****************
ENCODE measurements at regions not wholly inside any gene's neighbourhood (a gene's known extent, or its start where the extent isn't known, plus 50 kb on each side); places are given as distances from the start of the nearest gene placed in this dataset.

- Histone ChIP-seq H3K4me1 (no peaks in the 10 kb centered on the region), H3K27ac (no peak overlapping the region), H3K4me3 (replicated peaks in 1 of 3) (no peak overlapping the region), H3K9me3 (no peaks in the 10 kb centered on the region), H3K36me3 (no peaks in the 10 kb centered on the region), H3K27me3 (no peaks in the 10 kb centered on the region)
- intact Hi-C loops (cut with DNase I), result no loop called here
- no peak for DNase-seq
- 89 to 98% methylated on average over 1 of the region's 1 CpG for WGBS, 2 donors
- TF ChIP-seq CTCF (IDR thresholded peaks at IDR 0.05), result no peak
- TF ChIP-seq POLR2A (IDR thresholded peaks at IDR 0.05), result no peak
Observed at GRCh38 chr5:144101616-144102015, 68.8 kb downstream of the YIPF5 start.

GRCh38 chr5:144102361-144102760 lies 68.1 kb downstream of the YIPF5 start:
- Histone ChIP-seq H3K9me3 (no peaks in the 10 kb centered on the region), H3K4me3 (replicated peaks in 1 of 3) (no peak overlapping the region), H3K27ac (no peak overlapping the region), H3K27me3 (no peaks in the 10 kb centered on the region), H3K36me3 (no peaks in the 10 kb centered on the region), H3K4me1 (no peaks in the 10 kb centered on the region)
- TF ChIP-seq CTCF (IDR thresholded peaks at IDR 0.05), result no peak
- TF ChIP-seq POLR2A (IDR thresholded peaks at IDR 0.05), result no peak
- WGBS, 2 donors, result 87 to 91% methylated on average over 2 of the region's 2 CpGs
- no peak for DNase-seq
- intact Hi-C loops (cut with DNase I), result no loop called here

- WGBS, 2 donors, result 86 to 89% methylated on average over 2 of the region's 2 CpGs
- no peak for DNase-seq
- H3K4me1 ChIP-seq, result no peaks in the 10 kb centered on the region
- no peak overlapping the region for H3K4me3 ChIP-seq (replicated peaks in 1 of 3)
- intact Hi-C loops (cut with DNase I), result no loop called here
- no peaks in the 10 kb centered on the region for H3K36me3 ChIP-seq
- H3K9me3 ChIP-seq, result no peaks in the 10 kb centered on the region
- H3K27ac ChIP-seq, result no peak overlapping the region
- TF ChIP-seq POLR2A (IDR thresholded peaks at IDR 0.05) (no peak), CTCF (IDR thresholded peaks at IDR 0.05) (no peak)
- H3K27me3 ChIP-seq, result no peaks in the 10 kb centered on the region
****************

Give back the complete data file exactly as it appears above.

ENCODE measurements at regions not wholly inside any gene's neighbourhood (a gene's known extent, or its start where the extent isn't known, plus 50 kb on each side); places are given as distances from the start of the nearest gene placed in this dataset.

- Histone ChIP-seq H3K4me1 (no peaks in the 10 kb centered on the region), H3K27ac (no peak overlapping the region), H3K4me3 (replicated peaks in 1 of 3) (no peak overlapping the region), H3K9me3 (no peaks in the 10 kb centered on the region), H3K36me3 (no peaks in the 10 kb centered on the region), H3K27me3 (no peaks in the 10 kb centered on the region)
- intact Hi-C loops (cut with DNase I), result no loop called here
- no peak for DNase-seq
- 89 to 98% methylated on average over 1 of the region's 1 CpG for WGBS, 2 donors
- TF ChIP-seq CTCF (IDR thresholded peaks at IDR 0.05), result no peak
- TF ChIP-seq POLR2A (IDR thresholded peaks at IDR 0.05), result no peak
Observed at GRCh38 chr5:144101616-144102015, 68.8 kb downstream of the YIPF5 start.

GRCh38 chr5:144102361-144102760 lies 68.1 kb downstream of the YIPF5 start:
- Histone ChIP-seq H3K9me3 (no peaks in the 10 kb centered on the region), H3K4me3 (replicated peaks in 1 of 3) (no peak overlapping the region), H3K27ac (no peak overlapping the region), H3K27me3 (no peaks in the 10 kb centered on the region), H3K36me3 (no peaks in the 10 kb centered on the region), H3K4me1 (no peaks in the 10 kb centered on the region)
- TF ChIP-seq CTCF (IDR thresholded peaks at IDR 0.05), result no peak
- TF ChIP-seq POLR2A (IDR thresholded peaks at IDR 0.05), result no peak
- WGBS, 2 donors, result 87 to 91% methylated on average over 2 of the region's 2 CpGs
- no peak for DNase-seq
- intact Hi-C loops (cut with DNase I), result no loop called here

- WGBS, 2 donors, result 86 to 89% methylated on average over 2 of the region's 2 CpGs
- no peak for DNase-seq
- H3K4me1 ChIP-seq, result no peaks in the 10 kb centered on the region
- no peak overlapping the region for H3K4me3 ChIP-seq (replicated peaks in 1 of 3)
- intact Hi-C loops (cut with DNase I), result no loop called here
- no peaks in the 10 kb centered on the region for H3K36me3 ChIP-seq
- H3K9me3 ChIP-seq, result no peaks in the 10 kb centered on the region
- H3K27ac ChIP-seq, result no peak overlapping the region
- TF ChIP-seq POLR2A (IDR thresholded peaks at IDR 0.05) (no peak), CTCF (IDR thresholded peaks at IDR 0.05) (no peak)
- H3K27me3 ChIP-seq, result no peaks in the 10 kb centered on the region